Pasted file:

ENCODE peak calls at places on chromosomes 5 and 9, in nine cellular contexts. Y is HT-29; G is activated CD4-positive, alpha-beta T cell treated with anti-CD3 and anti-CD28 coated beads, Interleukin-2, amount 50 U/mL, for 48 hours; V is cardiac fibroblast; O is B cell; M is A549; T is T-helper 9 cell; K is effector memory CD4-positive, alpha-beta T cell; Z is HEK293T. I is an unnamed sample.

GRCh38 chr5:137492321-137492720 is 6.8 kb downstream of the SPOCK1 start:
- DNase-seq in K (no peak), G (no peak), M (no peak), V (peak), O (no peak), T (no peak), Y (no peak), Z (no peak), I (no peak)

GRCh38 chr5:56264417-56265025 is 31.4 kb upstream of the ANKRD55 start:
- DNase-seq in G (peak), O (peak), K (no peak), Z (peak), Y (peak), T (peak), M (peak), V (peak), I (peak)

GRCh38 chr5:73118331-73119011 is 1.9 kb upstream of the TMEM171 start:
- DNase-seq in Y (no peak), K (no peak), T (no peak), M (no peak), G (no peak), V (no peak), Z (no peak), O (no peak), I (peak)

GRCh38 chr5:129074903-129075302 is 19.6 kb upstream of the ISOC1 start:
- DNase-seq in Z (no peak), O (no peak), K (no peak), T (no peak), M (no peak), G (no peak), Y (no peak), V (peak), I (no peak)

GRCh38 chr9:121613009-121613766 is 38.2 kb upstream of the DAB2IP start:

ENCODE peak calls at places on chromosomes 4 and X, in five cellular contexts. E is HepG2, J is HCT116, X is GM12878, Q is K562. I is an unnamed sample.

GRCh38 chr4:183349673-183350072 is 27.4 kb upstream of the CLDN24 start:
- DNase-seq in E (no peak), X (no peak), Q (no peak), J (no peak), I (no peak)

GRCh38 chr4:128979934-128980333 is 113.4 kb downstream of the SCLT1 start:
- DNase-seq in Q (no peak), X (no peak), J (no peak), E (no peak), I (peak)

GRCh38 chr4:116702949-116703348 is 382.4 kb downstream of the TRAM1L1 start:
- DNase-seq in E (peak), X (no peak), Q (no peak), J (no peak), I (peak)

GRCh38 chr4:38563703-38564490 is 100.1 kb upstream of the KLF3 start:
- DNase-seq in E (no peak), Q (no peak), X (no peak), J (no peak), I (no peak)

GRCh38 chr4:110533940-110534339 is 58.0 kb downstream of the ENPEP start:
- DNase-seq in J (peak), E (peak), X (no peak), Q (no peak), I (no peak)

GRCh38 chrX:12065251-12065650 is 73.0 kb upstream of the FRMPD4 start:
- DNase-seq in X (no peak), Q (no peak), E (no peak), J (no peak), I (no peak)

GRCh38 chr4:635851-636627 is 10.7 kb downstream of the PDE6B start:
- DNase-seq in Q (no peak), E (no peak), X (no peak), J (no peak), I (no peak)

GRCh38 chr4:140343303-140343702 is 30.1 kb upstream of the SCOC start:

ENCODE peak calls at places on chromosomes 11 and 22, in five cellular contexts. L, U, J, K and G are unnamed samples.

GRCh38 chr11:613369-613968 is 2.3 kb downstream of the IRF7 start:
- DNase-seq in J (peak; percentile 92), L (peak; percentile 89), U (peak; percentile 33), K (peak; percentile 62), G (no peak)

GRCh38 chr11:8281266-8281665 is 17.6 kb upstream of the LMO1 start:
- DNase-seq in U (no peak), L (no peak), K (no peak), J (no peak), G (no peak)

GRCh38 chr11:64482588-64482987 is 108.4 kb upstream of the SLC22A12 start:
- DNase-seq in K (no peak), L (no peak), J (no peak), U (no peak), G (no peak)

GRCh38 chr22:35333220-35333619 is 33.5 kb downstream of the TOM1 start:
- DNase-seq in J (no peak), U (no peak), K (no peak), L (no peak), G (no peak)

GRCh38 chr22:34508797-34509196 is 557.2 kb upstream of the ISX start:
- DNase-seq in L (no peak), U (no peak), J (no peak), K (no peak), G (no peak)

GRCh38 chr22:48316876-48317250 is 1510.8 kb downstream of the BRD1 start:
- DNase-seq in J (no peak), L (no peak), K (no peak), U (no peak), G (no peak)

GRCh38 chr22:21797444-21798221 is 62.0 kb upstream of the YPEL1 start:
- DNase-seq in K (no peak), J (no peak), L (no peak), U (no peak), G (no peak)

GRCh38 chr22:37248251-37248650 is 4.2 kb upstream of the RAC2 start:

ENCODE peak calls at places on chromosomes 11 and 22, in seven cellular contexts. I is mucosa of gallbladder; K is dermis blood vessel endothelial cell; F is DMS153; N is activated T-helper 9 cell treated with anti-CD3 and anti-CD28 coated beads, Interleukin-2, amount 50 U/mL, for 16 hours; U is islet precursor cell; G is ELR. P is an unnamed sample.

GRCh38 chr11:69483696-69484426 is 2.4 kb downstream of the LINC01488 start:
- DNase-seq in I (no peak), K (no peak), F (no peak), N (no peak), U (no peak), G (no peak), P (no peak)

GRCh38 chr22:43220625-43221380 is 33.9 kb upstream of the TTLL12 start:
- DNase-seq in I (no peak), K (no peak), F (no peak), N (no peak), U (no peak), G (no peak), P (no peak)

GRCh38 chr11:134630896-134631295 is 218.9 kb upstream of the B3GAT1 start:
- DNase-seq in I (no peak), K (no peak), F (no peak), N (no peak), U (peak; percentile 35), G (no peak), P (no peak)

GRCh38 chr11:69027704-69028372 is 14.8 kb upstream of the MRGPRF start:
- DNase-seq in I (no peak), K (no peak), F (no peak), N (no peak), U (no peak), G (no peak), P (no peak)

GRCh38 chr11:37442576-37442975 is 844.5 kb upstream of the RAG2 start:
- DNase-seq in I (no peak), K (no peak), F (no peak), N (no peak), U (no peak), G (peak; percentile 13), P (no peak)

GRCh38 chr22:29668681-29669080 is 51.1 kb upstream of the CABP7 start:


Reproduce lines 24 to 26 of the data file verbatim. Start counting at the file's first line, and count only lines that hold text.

GRCh38 chr4:635851-636627 is 10.7 kb downstream of the PDE6B start:
- DNase-seq in Q (no peak), E (no peak), X (no peak), J (no peak), I (no peak)

GRCh38 chr4:140343303-140343702 is 30.1 kb upstream of the SCOC start: